In India, a Muslim prays in the Mosque just like his brother in Pakistan or any other part of the world. The same is true of all the other religious followers. So the vital question arises, ‘Is the resentment merely the result of the cicatrix in diplomatic relations?’
The answer unfortunately is. ‘Yes!’
Where have we failed as Neighbours?
The only isochronal event in the last six decades of our diplomatic relations with Pakistan is the occurrence of a certain event that is called ‘Diplomatic Talks.’ The reason I address these talks as events is because they are down- played by the Media which makes the entire process look like a Curry- Kebab Diplomacy. There is a lot of camaraderie, ministers cross the border, enjoy the hospitality of neighbours and talks which lead everywhere but a concrete conclusion. Apart from this ‘Cricket’ too has been used in a desperate attempt to derive something good, the ‘ek dhakka aur do’ policy prevailing on both ends.
Even as you read this article, there are thousands of faceless persons moving around in search of a definite identity. These are caught in the seemingly unending saga of this struggle. A nation entrusts its foremost responsibilities to three classes of individuals; Politicians to deal with the domestic issues primarily, Diplomats to smoothen the flow in the International milieu and Judges to interpret the Rule of Law.
With all the Diplomatic sophistry, all that the Global community perceives today is the existence of two countries sharing limited oxygen on a common life- support system which if not catered to soon may lead to the termination of hope of a new lease of Life.
If Pakistan has the Taliban, India has the Naxal movements. If Pakistan is suffering from internal dissent, India too is dealing with its own fair share of problems. The point is are we to build our relations on the differences or can we look at constructing a Covenant of Similarities.
Since 1999, both neighbours have adopted a lackadaisical approach to the resolution of the problems.
Although Kashmir is the highlight of a strained relationship, there are in total 8 major concerns that have been identified:
1. Kashmir issue
2. Water crisis
3. Sir creek issue
4. Rann of kutch
5. MFN status
6. Siachen issue
7. State sponsored issues
8. Nuclear Deterrence
For these eight issues to be dealt, deliberated and discussed thoroughly both participants must actively contribute to an Agenda for dialogue.
Reasons for Failure and some proposed solutions:
The following reasons have been contributed to the inefficaciousness of Indo- Pak relations:
• A shabbily planned agenda on the part of both States has led to inconclusive and largely unplanned talks or at least they are perceived as unplanned.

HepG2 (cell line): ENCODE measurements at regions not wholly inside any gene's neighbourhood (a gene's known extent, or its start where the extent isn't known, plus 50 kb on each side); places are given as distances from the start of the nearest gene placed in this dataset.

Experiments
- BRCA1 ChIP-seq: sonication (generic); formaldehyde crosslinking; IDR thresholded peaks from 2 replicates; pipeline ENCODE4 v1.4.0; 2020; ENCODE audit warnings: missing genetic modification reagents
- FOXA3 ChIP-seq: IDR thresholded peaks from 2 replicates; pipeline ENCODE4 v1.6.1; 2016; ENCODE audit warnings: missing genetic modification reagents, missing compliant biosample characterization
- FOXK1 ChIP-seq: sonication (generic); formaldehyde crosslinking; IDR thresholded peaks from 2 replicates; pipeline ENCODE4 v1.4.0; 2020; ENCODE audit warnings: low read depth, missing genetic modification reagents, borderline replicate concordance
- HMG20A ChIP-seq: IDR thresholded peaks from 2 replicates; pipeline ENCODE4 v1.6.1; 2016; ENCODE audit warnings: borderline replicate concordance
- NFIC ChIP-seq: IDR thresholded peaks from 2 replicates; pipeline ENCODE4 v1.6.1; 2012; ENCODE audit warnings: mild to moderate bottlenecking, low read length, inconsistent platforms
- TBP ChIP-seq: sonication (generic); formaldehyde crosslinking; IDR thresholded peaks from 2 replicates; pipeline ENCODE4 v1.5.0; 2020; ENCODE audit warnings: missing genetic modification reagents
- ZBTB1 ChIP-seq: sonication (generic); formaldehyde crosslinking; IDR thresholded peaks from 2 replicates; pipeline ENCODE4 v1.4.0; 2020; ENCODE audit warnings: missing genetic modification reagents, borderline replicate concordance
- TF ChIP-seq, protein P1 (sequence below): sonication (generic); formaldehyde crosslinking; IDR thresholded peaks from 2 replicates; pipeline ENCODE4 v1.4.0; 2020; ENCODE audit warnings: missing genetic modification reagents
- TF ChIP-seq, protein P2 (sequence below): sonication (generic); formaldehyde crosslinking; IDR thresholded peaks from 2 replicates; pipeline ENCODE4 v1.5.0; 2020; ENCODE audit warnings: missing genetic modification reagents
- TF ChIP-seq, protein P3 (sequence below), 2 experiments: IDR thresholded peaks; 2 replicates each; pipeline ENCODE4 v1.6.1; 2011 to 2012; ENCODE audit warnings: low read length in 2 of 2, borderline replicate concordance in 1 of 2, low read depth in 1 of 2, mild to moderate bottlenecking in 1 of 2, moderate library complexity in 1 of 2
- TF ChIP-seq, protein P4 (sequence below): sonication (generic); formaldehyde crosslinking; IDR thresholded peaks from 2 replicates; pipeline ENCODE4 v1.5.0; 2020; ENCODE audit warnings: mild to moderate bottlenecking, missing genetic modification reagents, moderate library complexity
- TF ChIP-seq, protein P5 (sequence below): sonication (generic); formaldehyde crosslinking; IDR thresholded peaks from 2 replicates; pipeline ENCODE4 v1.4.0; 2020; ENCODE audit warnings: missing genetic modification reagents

• Interrupted phases of discussion and deliberations: This is the most important factor. To give an effective example, the U.S – Vietnam held continuous talks for six years to reach a conclusion. India and Pakistan must look at ‘continuous’ flow of talks because the stop gap arrangement that we pursue gives rise to new issues. The temperament changes and the talks have to start afresh. It is the prerogative of mischief- mongers to work as divisive forces. Every time, the countries take five steps ahead, the occurrence of an ‘incident’ makes them retract. The key is to continue the dialogue.
• It is interesting to note that when the Pakistani Premier visited India, an invitation was extended to the Indian Prime Minister to visit Pakistan. This sparked off a debate as to what should be a good reason to go? Should it be the Prime Minister’s roots, should it be the surrendering of a terrorist or something else. Why are we waiting for reasons to move ahead? Let’s not forget that a wound when left unattended turns septic.
• Focus on solutions rather than over- simplification of the problem with short labels like ‘War on Terror.’ It seeks to exacerbate the dilemma rather than alleviate it. Diversion from the pivotal issues slows down the process.
• Too many interlocutors: A well balanced and comprehensive panel of leaders is the need of the hour. If too many cooks spoil the broth, it’s definitely time to retire a few.
• The need for a fixed venue has been felt by diplomats. It has been proposed that the ‘Wagah- Attari’ border may perhaps serve as the best option.
• Another important facet is the restriction on the Media to comment on the on- going talks. It is easier if the Media reserves its comments till something concrete has come up rather than create speculations, raising false hope in the masses.
• Both countries must adopt bilateral talks rather than multi-lateral talks. The nucleus of the Shimla Agreement was to bind both countries to solve issues bilaterally. Since both countries capable of solving issues amongst themselves, why allow other countries to interfere?
• Exploiting Soft Power in terms of student and professional exchange programmes, literature festivals, smooth passage for pilgrims wanting to visit will only help to mitigate the hostility that exists in the common man.
Dial D for Diplomacy:
The crux of the Indo- Pak gridlock is to leave diplomacy to the diplomats and politics to the politicians. The overlapping of the two is severely impeding the peace talks. It is proposed that the politicians must refrain from hindering the diplomatic process, instead working constructively on the periphery to steer the talks to meet a definite end.
We must realise that a lot of time has been wasted. Time has come that we share the burden, pick up the pieces and surge forward as friends.
Before I end the discussion I share with you the optimistic words of a Hindi poet who writes:
Dosti acchi ho toh rang laati hai
Dosti gehri ho toh sabko bhaati hai
Dosti nadaan ho toh to toot jaati hai
Par agar dosti hamari jaisi ho…..
Toh itihaas banaati hai!
Someday I’d like to walk the streets of Lahore, visit the famous Mohen-jo-Daro and Harappa sites without any fear and someday I want to welcome a Pakistani friend to see my land and together revel in the joys of a new future.
History is waiting to be re- written. The first step must be taken together.
@katie_abraham on Twitter
The Writer is a Law Student and Aspiring U.N Diplomat
The Writer is a Law Student and Aspiring U.N Diplomat